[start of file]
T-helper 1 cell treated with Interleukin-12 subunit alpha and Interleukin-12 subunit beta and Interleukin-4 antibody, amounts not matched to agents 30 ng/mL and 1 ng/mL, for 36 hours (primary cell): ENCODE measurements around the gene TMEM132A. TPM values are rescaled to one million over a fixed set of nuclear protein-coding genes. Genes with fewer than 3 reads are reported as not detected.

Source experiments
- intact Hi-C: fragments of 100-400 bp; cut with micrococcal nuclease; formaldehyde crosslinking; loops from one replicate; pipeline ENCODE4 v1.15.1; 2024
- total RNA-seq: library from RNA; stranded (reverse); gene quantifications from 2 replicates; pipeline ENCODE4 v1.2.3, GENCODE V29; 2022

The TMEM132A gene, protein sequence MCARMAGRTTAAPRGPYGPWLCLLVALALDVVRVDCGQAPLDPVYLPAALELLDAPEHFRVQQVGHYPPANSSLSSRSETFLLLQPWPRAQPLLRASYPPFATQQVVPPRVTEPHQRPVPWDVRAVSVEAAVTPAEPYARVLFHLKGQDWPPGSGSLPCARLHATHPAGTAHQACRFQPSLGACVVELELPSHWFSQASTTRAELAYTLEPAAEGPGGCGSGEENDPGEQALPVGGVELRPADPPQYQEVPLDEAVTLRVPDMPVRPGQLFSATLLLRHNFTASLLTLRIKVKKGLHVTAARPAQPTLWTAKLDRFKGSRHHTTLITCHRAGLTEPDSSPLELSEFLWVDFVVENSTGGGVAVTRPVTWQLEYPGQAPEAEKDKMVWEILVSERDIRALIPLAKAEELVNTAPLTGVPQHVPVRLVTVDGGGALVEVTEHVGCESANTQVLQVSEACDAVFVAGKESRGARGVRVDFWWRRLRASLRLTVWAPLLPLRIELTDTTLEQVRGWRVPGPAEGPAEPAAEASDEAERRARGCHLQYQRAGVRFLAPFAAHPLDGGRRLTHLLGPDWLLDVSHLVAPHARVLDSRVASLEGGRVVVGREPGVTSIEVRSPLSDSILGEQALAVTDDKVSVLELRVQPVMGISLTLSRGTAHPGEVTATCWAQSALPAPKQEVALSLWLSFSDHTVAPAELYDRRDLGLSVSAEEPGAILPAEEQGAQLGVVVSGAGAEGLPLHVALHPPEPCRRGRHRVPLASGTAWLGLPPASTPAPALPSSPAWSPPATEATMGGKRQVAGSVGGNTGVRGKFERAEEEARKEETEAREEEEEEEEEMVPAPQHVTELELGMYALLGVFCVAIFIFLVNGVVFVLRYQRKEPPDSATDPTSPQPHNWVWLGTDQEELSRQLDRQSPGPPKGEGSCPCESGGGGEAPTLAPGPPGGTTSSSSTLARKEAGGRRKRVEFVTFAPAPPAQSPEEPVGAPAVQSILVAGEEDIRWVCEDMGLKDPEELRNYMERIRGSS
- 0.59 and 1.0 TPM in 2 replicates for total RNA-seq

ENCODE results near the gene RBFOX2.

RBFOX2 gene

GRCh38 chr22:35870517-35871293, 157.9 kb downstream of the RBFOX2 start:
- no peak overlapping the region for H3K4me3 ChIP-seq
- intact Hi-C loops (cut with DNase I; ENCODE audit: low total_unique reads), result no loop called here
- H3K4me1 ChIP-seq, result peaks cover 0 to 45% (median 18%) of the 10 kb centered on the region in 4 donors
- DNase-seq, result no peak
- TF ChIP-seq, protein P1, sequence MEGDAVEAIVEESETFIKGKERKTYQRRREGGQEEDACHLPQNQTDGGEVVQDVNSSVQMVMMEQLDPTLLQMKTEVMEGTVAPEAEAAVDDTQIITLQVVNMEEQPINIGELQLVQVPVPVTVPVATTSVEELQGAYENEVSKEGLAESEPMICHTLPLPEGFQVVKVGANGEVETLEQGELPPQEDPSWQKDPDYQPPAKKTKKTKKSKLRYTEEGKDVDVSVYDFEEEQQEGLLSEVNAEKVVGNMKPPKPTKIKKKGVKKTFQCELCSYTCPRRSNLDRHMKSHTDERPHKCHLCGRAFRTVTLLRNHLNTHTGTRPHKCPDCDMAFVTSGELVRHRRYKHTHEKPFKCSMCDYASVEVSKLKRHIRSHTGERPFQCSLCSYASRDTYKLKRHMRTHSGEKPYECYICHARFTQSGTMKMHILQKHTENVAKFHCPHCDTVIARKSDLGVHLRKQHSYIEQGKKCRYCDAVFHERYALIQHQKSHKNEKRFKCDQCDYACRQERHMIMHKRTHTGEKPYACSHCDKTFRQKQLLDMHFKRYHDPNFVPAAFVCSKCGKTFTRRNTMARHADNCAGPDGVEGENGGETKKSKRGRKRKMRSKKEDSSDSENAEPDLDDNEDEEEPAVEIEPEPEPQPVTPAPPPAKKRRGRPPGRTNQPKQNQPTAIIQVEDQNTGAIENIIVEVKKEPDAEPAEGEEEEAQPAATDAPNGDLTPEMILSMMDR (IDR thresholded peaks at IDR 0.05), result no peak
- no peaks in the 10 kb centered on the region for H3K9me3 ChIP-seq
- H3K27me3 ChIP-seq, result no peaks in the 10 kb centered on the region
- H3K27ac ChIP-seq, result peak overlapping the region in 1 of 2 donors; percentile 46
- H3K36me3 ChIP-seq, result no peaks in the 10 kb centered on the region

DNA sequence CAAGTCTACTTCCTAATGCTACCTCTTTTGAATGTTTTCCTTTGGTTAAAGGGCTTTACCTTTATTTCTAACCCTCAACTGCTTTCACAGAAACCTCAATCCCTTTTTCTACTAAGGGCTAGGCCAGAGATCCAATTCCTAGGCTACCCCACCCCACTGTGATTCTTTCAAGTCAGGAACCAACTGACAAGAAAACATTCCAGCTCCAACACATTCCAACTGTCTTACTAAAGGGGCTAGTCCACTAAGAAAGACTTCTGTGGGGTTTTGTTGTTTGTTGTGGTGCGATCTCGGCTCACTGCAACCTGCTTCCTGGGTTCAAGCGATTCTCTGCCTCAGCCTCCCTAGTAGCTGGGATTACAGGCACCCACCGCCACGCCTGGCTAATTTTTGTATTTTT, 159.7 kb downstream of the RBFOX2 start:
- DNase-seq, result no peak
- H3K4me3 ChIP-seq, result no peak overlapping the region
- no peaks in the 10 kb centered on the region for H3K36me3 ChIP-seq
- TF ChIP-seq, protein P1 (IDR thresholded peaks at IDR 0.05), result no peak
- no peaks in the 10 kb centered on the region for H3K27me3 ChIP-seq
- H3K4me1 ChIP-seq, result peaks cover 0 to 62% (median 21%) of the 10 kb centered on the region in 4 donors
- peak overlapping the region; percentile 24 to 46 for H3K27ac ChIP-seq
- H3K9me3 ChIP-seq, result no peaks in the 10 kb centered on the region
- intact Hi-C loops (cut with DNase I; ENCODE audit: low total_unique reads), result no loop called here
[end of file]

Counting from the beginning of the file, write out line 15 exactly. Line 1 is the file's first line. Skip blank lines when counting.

- no peaks in the 10 kb centered on the region for H3K9me3 ChIP-seq